Antimatter and matter annihilate each other on contact, so how do you go about capturing atoms of antihydrogen for study? The brilliant minds at the CERN particle physics laboratory near Geneva have figured it out.
Antiparticles are the evil opposite of particles, carrying the same mass but the opposite electrical charge. As matter is comprised of particles, so is antimatter comprised of antiparticles. The problem with studying antimatter is the fact that, while folks like to say opposites attract, in the case of antimatter opposites annihilate each other.
Until now the study of antimatter has been limited to charged antiparticles held inside electromagnetic traps. Antimatter atoms, on the other hand, have proven a problem. With no net charge, trapping them wasn't possible. While they do react to magnetic fields, the reaction is generally so weak and the atoms moving so fast that attempts to trap them failed.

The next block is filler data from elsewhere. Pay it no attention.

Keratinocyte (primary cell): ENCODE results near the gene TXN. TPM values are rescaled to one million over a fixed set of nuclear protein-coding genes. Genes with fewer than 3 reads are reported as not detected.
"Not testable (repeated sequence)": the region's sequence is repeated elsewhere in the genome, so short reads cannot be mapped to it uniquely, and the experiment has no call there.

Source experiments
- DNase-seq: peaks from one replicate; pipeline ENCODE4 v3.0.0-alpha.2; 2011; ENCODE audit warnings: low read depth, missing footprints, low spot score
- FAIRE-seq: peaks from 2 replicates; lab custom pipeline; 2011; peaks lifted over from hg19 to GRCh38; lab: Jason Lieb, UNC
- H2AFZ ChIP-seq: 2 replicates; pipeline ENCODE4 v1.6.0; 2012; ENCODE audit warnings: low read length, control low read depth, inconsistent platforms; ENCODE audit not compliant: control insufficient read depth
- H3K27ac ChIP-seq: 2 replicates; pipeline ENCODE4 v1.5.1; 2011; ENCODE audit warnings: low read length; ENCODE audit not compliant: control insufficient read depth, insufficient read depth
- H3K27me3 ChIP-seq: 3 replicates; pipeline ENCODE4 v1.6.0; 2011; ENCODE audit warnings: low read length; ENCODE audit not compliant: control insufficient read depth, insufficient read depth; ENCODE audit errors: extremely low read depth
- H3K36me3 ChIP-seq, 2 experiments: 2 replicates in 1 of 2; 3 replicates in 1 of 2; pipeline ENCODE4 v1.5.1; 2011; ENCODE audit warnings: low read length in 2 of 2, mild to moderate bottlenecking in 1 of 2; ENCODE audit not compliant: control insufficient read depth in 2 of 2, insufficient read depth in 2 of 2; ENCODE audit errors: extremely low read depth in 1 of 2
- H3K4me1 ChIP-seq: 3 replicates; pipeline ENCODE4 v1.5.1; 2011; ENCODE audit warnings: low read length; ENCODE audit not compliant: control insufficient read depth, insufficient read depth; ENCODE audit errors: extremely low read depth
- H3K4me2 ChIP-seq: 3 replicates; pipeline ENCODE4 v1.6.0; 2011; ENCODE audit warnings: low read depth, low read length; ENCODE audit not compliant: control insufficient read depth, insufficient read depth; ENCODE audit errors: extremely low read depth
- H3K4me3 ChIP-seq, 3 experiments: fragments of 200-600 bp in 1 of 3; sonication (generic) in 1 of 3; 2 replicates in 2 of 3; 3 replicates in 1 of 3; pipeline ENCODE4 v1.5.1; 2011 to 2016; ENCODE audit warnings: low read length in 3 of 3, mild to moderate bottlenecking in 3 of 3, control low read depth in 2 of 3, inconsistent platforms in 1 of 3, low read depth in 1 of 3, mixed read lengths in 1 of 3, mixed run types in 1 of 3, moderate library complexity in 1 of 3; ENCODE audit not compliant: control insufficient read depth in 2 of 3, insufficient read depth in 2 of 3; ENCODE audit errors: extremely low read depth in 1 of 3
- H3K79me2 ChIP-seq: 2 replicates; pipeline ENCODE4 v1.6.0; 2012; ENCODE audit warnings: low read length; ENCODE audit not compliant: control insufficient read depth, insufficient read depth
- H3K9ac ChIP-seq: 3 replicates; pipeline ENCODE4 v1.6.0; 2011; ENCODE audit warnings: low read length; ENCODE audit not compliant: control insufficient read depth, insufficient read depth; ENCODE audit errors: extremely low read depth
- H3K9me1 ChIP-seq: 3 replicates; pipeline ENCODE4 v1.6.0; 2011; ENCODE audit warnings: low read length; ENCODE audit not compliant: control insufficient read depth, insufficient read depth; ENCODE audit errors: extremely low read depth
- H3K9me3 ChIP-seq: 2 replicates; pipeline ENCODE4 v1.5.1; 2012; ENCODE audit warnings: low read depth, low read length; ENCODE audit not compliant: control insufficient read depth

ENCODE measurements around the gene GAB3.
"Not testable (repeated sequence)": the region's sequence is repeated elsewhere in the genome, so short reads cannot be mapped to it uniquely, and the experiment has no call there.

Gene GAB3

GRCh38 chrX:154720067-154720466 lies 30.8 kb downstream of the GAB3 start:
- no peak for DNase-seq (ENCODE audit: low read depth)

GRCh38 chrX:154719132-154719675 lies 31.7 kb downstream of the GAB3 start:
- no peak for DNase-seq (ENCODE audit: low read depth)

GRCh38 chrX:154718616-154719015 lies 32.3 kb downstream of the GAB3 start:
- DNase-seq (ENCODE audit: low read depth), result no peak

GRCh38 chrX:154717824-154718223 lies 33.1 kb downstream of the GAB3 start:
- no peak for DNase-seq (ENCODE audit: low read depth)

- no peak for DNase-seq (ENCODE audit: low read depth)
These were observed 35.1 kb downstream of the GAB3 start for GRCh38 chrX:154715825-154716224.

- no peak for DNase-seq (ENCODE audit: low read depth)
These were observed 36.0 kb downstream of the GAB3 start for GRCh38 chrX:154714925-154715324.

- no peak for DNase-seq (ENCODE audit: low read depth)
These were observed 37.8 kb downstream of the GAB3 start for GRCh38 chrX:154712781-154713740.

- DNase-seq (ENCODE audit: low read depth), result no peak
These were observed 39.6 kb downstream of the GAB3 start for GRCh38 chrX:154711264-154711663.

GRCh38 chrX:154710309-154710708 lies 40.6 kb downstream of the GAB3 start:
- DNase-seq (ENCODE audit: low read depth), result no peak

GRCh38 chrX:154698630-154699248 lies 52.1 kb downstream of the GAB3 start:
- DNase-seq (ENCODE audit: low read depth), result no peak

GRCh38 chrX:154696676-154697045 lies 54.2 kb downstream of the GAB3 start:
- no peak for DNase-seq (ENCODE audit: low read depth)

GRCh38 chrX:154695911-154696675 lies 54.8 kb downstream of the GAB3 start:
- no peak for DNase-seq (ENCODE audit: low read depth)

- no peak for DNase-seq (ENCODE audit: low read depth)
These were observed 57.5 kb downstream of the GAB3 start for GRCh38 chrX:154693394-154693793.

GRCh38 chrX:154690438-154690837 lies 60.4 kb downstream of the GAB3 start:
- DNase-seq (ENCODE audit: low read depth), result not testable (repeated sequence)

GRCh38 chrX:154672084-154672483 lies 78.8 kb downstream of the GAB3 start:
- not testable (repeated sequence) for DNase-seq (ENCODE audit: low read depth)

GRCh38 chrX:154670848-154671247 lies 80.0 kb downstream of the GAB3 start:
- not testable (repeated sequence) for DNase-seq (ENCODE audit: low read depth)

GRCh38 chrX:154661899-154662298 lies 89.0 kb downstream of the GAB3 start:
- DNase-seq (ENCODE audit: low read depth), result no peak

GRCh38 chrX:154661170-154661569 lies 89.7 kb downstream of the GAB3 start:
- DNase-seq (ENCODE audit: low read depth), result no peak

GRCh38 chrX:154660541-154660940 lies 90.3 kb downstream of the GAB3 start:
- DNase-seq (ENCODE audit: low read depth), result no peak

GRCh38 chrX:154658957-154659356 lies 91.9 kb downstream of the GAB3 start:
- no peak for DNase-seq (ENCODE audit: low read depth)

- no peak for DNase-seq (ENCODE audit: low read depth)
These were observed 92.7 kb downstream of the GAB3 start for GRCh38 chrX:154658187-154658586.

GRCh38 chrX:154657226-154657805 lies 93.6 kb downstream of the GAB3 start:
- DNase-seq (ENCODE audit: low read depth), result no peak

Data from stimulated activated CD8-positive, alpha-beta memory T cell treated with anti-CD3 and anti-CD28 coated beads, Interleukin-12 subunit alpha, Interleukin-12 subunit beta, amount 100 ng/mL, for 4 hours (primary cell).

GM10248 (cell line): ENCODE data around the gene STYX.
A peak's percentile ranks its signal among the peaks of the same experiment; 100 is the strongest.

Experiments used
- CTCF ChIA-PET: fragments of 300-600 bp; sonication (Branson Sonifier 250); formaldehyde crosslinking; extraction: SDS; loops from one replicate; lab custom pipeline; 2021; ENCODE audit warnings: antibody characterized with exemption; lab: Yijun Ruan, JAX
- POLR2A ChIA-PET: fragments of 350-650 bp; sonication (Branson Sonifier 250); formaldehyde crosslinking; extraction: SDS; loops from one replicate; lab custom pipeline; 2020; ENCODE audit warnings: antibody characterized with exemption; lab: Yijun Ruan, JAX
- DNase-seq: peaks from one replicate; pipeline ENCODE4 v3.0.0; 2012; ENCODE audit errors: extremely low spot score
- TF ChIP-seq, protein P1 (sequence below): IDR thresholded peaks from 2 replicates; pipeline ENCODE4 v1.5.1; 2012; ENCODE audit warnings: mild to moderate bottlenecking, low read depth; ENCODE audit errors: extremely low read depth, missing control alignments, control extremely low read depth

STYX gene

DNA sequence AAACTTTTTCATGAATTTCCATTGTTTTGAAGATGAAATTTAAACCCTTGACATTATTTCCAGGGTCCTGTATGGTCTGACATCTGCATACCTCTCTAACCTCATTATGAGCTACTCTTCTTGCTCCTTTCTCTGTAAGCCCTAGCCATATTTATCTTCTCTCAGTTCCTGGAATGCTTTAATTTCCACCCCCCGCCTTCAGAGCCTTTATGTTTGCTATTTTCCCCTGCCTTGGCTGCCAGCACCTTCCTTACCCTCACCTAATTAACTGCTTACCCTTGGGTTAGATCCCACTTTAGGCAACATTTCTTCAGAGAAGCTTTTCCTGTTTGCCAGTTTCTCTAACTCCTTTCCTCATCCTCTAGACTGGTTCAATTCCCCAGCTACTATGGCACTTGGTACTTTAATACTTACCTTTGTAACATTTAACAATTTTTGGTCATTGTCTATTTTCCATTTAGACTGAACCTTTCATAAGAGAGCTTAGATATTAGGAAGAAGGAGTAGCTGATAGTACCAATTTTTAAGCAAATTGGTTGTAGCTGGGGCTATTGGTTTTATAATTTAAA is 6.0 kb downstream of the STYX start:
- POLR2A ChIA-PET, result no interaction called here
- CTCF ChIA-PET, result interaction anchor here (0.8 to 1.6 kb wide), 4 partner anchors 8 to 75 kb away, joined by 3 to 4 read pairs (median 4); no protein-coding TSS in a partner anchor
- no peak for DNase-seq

Enter the Antihydrogen Laser Physics Apparatus (Alpha) experiment at CERN.
ALPHA team members tried to create sluggish anti-atoms by bouncing antiprotons at -70 °C off much colder positrons at -230 °C. The antiprotons lost energy in the collisions before some finally combined with the positrons to form antihydrogen. The slowest anti-atoms, at a temperature of just -272.5 °C, then became trapped in a powerful cylinder-shaped magnetic field created by superconducting magnets. The field was then turned off so the antihydrogen could annihilate with normal matter, creating particles that silicon detectors picked up.
That's right, CERN is annihilating matter in the name of science. I love that place.
The experiment is far from 100 per cent effective. Mixing 10 million antiprotons and 700 million positrons managed to trap only 39 antihydrogen atoms, but that's 38 more than we had trapped previously, so it's definitely a mark in the win column.
The study of antihydrogen atoms could eventually help solve the mystery of why the universe is comprised of mostly matter, when it should be half matter and half antimatter.
Considering a half antimatter, half matter universe would likely wind up annihilating itself, I'm just thankful things worked out the way they did.
Antihydrogen trapped at long last [NewScientist]